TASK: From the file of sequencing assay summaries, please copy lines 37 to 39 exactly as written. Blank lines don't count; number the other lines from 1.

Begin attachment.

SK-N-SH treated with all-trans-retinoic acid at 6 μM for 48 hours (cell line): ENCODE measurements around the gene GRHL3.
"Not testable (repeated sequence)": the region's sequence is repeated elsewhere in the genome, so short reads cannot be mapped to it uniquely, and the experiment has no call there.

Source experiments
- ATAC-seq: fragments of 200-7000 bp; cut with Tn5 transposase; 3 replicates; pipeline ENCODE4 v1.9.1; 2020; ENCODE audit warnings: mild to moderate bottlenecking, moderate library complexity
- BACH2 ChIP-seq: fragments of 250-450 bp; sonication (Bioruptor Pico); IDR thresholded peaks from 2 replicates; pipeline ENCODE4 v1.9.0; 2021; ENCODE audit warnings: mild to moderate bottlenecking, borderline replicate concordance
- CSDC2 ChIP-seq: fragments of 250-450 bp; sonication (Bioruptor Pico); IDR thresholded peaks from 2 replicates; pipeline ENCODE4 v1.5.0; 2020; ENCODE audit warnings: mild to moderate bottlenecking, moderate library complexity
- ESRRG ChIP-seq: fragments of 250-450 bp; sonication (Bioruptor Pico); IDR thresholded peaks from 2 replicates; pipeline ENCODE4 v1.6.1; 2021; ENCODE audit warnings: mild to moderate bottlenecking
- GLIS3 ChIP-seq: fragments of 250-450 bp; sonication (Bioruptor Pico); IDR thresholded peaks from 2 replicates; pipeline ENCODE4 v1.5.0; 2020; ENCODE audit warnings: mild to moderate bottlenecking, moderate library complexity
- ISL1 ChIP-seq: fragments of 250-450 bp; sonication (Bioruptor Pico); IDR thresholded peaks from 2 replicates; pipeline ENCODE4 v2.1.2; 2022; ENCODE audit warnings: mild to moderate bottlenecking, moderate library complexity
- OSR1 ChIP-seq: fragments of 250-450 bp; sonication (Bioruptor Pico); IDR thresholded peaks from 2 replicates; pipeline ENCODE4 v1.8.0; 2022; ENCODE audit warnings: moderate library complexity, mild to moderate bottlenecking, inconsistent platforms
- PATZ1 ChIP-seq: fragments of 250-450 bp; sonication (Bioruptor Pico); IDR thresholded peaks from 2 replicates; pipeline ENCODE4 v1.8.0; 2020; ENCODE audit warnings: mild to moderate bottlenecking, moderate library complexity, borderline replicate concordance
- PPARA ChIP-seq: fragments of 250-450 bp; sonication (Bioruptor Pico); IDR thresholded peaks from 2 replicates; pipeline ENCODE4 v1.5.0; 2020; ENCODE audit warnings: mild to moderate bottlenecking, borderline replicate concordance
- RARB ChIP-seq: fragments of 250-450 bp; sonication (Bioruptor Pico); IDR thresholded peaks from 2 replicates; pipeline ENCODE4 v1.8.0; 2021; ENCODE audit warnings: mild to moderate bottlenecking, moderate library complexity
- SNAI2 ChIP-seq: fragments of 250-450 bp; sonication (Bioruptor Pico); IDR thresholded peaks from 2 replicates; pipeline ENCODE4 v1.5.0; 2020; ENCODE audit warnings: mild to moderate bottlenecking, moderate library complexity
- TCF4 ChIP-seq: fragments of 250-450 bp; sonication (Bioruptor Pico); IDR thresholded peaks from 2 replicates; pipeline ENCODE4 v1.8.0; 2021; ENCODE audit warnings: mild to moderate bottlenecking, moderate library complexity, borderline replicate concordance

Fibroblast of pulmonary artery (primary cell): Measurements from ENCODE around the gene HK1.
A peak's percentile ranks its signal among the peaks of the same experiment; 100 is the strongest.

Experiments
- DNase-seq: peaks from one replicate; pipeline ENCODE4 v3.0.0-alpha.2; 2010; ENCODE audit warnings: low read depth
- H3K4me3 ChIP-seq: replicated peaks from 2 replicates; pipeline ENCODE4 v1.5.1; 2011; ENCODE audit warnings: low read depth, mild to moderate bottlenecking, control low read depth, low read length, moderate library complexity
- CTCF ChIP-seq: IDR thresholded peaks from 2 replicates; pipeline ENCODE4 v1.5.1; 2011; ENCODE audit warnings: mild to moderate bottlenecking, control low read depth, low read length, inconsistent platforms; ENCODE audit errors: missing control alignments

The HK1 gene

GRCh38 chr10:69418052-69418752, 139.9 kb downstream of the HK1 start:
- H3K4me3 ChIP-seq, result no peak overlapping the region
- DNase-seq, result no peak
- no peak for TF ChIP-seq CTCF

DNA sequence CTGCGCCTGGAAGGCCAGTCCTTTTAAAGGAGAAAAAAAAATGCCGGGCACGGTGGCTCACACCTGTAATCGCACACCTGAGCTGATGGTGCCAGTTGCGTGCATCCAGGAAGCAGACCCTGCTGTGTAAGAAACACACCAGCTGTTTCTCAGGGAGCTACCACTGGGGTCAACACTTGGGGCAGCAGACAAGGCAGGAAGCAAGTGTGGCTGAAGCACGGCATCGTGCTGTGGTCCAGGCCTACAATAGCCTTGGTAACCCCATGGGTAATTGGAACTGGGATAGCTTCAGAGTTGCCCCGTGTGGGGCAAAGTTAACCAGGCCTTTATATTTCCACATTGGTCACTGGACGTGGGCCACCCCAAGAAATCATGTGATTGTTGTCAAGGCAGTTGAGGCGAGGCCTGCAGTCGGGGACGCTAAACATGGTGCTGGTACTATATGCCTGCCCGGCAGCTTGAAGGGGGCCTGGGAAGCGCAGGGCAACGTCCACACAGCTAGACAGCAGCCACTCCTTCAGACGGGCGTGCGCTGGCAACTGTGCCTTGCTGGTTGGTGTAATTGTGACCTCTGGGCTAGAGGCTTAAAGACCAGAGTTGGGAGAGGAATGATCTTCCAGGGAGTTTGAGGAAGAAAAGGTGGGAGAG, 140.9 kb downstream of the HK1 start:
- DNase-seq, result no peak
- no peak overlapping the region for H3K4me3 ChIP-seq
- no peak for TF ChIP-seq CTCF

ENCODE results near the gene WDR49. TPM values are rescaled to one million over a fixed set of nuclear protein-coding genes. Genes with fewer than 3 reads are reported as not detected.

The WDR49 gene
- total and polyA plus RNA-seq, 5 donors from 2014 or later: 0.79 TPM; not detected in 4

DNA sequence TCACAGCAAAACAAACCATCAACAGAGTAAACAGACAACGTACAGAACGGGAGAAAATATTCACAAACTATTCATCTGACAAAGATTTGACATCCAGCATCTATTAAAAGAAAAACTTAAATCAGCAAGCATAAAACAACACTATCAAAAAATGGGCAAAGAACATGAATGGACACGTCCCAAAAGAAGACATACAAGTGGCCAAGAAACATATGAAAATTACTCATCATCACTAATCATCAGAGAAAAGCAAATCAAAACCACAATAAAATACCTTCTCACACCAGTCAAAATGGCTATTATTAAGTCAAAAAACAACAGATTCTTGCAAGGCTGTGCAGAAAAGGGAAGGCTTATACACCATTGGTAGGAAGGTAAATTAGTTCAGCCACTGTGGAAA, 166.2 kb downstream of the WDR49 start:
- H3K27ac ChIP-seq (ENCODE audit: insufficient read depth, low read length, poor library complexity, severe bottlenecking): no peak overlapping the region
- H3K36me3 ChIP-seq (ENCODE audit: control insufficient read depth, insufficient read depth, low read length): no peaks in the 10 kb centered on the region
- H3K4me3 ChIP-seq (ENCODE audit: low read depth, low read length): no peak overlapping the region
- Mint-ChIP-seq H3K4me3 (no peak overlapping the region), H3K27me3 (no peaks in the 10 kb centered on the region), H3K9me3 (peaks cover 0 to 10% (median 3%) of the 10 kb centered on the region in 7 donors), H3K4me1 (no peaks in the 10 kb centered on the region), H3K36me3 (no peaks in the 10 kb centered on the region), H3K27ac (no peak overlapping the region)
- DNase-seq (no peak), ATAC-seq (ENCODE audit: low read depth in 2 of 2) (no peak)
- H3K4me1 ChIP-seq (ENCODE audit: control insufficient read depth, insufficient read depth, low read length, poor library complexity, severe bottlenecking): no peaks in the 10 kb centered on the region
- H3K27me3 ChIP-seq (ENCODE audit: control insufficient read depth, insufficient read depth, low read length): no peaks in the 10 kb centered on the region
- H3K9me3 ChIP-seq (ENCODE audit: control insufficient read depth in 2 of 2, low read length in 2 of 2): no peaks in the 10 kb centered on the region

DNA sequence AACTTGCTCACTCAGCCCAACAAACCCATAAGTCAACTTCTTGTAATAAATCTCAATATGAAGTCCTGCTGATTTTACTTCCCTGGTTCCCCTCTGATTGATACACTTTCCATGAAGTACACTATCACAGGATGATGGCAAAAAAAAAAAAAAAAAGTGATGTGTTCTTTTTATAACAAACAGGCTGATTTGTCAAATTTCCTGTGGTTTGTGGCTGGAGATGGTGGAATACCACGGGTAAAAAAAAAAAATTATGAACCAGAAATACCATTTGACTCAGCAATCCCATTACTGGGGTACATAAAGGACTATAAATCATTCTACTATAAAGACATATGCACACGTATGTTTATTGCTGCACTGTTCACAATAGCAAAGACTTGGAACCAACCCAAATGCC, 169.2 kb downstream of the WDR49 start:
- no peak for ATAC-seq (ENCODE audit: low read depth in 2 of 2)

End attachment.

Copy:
- H3K4me3 ChIP-seq (ENCODE audit: low read depth, low read length): no peak overlapping the region
- Mint-ChIP-seq H3K4me3 (no peak overlapping the region), H3K27me3 (no peaks in the 10 kb centered on the region), H3K9me3 (peaks cover 0 to 10% (median 3%) of the 10 kb centered on the region in 7 donors), H3K4me1 (no peaks in the 10 kb centered on the region), H3K36me3 (no peaks in the 10 kb centered on the region), H3K27ac (no peak overlapping the region)
- DNase-seq (no peak), ATAC-seq (ENCODE audit: low read depth in 2 of 2) (no peak)